Lynn Thorne’s new book honors a journey of love and transition

Lynn Thorne’s Who Am I If You’re Not You? won
first place in the memoir category for the Severed
Quill 2018 Book Awards, which recognize the work of indie authors. Thorne is currently in talks about staging it as a play in Charlottesville. Lynn Thorne’s Who Am I If You’re Not You? won first place in the memoir category for the Severed Quill 2018 Book Awards, which recognize the work of indie authors. Thorne is currently in talks about staging it as a play in Charlottesville.

It began at a Live Arts callback a few years ago. That’s where Lynn Thorne, a native Virginian who had just moved to Afton, met Jennifer. “We kind of became instant friends, and she shared with me pretty early on that her husband was transgender,” Thorne says.

At the time, Thorne admits, she didn’t really understand what that meant. “[Jennifer] told me what she went through to make her marriage work. I was flabbergasted by her story,” says Thorne. After numerous conversations with Jennifer and her husband, Marc (whose last name is withheld to protect their privacy), Thorne convinced them their story should be a book.

Published last November, Who Am I If You’re Not You? tells the story of one spouse coming to terms with his authentic self as the other spouse loses her grasp of her own identity. While there are many memoirs by and about transgender people that chronicle their transition, Thorne’s book tells the story from Jennifer’s perspective. “There are very few books told from the partner’s side, which I think is important,” Marc says. “They are transitioning too.”

Jennifer had met and fallen in love with a woman. An obedient daughter who always did what was expected of her, it was difficult for Jennifer to come out to her parents, and difficult for them to accept. But Jennifer and her partner married and were happy. Then, one day, her wife showed her a film about being transgender and opened a discussion about it.

Jennifer was shocked to learn her wife identified as transgender. Soon after, she decided to transition, began using he/him/his pronouns and changed his name to Marc.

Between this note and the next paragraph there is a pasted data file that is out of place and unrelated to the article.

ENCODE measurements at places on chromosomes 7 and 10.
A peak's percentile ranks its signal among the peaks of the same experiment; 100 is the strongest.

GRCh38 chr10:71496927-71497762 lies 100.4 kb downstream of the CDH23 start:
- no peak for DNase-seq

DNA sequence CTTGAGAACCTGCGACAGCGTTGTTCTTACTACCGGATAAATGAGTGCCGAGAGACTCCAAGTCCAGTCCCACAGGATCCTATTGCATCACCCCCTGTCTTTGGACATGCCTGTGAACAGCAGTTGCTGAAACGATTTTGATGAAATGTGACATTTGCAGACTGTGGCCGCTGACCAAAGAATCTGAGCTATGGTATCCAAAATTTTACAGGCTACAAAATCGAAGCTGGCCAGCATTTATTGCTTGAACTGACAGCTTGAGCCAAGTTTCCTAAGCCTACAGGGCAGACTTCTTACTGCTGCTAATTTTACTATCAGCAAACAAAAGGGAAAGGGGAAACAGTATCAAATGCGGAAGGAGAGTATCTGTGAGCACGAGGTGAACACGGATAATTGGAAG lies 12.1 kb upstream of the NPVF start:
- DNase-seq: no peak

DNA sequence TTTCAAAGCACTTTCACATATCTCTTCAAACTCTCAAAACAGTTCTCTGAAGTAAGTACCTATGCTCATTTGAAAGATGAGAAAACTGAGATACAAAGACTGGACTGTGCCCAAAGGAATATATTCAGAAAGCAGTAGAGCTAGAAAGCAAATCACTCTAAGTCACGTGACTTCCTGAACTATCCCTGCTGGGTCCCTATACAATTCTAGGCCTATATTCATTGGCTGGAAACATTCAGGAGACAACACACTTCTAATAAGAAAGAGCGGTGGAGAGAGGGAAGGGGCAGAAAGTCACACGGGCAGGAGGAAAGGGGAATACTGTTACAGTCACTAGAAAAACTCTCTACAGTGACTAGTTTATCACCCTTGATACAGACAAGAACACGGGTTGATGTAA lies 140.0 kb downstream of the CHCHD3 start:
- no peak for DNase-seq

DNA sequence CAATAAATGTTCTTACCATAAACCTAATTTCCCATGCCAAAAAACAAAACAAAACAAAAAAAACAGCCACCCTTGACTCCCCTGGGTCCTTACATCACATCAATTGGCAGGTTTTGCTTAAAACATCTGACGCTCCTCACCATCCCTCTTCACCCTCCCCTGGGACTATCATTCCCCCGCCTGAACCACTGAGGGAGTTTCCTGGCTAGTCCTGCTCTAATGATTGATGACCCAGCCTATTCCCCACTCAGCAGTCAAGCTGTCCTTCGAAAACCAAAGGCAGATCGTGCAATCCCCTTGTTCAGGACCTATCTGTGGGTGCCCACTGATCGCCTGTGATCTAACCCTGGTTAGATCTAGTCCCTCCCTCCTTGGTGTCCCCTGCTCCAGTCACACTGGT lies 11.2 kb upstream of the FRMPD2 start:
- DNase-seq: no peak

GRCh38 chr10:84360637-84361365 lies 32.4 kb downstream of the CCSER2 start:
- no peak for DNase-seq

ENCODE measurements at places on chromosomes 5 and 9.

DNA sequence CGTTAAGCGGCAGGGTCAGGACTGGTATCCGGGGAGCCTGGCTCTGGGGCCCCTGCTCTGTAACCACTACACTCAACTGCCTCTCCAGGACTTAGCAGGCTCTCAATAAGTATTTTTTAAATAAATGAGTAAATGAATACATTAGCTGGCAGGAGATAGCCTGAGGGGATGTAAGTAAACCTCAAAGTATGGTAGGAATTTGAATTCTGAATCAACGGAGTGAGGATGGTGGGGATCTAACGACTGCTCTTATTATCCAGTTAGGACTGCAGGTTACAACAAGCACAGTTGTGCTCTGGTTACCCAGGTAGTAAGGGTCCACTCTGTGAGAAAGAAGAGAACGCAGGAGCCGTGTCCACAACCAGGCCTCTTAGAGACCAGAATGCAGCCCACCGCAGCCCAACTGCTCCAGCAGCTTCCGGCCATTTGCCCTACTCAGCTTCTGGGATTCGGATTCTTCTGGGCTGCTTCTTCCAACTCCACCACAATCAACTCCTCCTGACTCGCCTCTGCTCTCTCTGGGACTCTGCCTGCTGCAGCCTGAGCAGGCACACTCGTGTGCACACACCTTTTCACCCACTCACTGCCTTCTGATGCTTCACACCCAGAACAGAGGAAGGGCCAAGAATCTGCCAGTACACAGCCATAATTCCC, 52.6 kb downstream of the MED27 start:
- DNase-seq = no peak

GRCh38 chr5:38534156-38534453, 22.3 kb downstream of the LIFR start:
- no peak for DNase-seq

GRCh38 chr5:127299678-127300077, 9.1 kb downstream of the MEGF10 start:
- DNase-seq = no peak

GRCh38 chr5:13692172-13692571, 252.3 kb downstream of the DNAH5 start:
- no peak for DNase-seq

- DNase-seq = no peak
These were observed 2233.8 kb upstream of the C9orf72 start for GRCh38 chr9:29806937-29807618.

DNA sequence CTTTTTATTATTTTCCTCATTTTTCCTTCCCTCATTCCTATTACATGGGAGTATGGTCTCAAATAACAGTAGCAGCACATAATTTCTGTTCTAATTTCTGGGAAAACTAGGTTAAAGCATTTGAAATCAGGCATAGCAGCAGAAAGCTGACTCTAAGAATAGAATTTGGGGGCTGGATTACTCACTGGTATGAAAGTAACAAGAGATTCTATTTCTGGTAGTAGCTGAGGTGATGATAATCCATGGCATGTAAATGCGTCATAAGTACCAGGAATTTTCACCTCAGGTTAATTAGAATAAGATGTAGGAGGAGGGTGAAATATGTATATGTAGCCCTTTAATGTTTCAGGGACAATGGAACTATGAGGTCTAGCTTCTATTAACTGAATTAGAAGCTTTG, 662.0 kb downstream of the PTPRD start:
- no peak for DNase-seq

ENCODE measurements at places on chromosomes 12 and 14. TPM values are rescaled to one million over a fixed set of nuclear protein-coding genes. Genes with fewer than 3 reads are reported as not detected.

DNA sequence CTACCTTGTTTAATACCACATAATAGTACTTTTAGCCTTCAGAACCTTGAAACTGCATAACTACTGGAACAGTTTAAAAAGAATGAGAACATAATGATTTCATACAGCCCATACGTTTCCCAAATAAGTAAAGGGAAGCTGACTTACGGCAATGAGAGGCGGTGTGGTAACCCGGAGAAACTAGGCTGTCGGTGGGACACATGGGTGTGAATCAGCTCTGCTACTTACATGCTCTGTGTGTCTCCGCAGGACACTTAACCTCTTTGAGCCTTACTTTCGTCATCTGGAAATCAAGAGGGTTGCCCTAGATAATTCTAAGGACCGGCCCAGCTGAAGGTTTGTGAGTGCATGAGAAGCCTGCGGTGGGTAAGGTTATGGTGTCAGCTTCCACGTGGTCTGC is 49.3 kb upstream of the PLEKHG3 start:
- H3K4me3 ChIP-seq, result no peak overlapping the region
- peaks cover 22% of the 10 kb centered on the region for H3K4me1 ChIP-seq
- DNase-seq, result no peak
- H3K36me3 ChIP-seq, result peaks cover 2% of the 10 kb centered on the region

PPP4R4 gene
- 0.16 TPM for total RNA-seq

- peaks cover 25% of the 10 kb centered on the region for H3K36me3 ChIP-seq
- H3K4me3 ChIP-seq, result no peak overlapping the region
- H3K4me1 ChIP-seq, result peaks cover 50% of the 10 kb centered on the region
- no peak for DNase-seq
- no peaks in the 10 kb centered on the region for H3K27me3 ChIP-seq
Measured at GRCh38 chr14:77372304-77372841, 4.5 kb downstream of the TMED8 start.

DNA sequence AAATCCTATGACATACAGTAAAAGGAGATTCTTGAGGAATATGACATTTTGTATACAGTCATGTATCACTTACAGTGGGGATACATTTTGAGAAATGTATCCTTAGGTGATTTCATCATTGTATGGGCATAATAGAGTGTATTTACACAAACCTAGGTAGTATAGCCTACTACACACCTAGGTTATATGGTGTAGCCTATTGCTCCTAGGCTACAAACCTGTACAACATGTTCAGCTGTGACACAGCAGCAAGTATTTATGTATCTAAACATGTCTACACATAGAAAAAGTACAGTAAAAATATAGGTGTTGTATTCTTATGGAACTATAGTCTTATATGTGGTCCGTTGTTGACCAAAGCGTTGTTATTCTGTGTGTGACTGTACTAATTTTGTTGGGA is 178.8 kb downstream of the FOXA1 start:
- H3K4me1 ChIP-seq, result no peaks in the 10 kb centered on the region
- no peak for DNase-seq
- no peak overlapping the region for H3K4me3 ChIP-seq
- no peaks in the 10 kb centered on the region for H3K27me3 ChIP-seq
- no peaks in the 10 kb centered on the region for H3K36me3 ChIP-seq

Thorne describes in the book how Marc “had always felt different,” as a child. She writes from Marc’s perspective, “Maybe the whole world just pretended to feel normal, and that is what normal was: pretending to be something you weren’t.” Even as Jennifer tried to support and honor Marc’s authentic self, watching her soul mate change before her eyes hit her hard. When hormone therapy caused Marc’s voice to deepen, Thorne writes, “Jen couldn’t help feeling as though her spouse had died.” Jennifer felt completely alone and began to self-harm and deny herself food in an attempt to regain a sense of control over her life.

“A lot of people would say that they adapt to the person they’re with,” Thorne says. “So if the person they’re with suddenly changes, where does that leave them?” She says there’s some irony in the book’s title “because as Marc was finding himself Jen was losing herself.” In sharing her story, Jennifer says, “My hope is that there are people who won’t feel as alone as I once did.”

Jennifer sought treatment and ultimately overcame the sense of loss. In the book, Thorne recounts the moment when Jennifer came to see, “We are us, just like we’ve always been.” Thorne says, “She comes to realize [Marc] is still the person she fell in love with. I think that’s what’s key.”

“I feel with all the negativity out in the world right now,” Marc says, “people deserve to hear a story that with hard work, and many ups and downs, a ‘happily ever after’ can happen.” Jennifer agrees. “Each time I tell the story, or read the story of our journey, it becomes less painful, because I know where it leads. I know the ending, and I wouldn’t change that for the world.”

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